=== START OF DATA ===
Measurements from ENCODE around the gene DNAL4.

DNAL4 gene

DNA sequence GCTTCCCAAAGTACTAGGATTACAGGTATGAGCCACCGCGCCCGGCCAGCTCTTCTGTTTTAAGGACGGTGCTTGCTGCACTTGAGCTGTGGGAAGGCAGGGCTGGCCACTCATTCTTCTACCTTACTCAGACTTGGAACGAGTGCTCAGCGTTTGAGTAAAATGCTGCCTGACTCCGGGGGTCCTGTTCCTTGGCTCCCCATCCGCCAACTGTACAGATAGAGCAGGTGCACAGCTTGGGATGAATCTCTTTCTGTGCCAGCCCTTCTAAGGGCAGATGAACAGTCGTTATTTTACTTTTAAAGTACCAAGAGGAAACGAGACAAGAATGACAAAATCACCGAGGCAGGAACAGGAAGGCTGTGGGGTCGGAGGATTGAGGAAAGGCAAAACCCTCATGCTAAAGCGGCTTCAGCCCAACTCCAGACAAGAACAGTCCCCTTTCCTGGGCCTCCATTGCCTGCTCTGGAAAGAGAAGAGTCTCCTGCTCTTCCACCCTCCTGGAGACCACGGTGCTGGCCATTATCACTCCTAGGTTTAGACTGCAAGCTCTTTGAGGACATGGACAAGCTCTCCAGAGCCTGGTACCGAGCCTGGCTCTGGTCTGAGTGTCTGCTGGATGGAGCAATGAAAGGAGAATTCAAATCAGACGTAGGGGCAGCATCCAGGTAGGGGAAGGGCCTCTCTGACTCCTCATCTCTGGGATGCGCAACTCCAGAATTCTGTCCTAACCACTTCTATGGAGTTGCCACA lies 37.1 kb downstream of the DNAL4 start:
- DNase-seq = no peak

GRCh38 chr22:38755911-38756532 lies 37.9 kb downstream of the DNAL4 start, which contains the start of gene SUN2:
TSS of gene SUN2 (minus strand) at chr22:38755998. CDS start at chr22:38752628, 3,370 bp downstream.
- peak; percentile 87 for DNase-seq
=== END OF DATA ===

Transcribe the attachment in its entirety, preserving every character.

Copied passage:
Measurements from ENCODE around the gene DNAL4.

DNAL4 gene

DNA sequence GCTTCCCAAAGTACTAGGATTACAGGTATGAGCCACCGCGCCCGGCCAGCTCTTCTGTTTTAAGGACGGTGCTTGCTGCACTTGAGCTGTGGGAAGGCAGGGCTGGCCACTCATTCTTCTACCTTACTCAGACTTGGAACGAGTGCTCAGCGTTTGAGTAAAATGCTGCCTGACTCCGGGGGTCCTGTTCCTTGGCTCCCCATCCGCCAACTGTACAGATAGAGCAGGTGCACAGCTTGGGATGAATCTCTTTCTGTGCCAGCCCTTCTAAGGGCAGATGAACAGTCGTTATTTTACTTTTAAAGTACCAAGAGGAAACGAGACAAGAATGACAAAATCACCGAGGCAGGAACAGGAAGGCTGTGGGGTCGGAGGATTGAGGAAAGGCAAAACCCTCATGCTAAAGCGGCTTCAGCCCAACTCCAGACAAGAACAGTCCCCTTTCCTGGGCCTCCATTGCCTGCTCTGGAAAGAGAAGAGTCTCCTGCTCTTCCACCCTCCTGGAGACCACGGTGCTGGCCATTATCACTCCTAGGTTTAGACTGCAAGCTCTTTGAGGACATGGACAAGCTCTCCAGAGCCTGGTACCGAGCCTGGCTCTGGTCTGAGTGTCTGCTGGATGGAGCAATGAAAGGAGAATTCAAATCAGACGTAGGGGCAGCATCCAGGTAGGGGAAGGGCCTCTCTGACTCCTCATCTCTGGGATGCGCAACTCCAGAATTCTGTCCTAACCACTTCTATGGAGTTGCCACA lies 37.1 kb downstream of the DNAL4 start:
- DNase-seq = no peak

GRCh38 chr22:38755911-38756532 lies 37.9 kb downstream of the DNAL4 start, which contains the start of gene SUN2:
TSS of gene SUN2 (minus strand) at chr22:38755998. CDS start at chr22:38752628, 3,370 bp downstream.
- peak; percentile 87 for DNase-seq